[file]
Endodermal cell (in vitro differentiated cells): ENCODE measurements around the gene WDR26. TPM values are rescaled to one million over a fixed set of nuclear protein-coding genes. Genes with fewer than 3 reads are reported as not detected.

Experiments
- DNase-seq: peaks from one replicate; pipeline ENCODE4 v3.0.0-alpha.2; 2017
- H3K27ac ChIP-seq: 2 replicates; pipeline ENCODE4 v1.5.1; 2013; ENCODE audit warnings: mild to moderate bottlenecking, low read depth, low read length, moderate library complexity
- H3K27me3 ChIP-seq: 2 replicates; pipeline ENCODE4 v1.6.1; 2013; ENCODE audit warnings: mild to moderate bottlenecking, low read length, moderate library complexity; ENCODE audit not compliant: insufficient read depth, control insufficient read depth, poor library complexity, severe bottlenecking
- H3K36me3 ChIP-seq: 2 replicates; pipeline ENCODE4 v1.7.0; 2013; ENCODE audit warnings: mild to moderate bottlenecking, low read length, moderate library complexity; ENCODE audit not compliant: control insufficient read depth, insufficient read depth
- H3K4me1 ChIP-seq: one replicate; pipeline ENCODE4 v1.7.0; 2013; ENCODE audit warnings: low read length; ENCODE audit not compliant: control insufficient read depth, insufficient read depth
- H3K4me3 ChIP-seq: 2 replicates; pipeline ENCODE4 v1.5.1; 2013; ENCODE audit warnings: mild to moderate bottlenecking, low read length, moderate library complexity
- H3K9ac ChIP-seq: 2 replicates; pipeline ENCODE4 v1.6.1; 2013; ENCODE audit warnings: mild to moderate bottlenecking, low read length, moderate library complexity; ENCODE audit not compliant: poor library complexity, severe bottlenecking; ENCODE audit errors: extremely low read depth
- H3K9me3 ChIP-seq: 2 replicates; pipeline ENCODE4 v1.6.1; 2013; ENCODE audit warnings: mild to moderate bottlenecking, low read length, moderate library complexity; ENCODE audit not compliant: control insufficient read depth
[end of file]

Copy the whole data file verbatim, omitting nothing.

Endodermal cell (in vitro differentiated cells): ENCODE measurements around the gene WDR26. TPM values are rescaled to one million over a fixed set of nuclear protein-coding genes. Genes with fewer than 3 reads are reported as not detected.

Experiments
- DNase-seq: peaks from one replicate; pipeline ENCODE4 v3.0.0-alpha.2; 2017
- H3K27ac ChIP-seq: 2 replicates; pipeline ENCODE4 v1.5.1; 2013; ENCODE audit warnings: mild to moderate bottlenecking, low read depth, low read length, moderate library complexity
- H3K27me3 ChIP-seq: 2 replicates; pipeline ENCODE4 v1.6.1; 2013; ENCODE audit warnings: mild to moderate bottlenecking, low read length, moderate library complexity; ENCODE audit not compliant: insufficient read depth, control insufficient read depth, poor library complexity, severe bottlenecking
- H3K36me3 ChIP-seq: 2 replicates; pipeline ENCODE4 v1.7.0; 2013; ENCODE audit warnings: mild to moderate bottlenecking, low read length, moderate library complexity; ENCODE audit not compliant: control insufficient read depth, insufficient read depth
- H3K4me1 ChIP-seq: one replicate; pipeline ENCODE4 v1.7.0; 2013; ENCODE audit warnings: low read length; ENCODE audit not compliant: control insufficient read depth, insufficient read depth
- H3K4me3 ChIP-seq: 2 replicates; pipeline ENCODE4 v1.5.1; 2013; ENCODE audit warnings: mild to moderate bottlenecking, low read length, moderate library complexity
- H3K9ac ChIP-seq: 2 replicates; pipeline ENCODE4 v1.6.1; 2013; ENCODE audit warnings: mild to moderate bottlenecking, low read length, moderate library complexity; ENCODE audit not compliant: poor library complexity, severe bottlenecking; ENCODE audit errors: extremely low read depth
- H3K9me3 ChIP-seq: 2 replicates; pipeline ENCODE4 v1.6.1; 2013; ENCODE audit warnings: mild to moderate bottlenecking, low read length, moderate library complexity; ENCODE audit not compliant: control insufficient read depth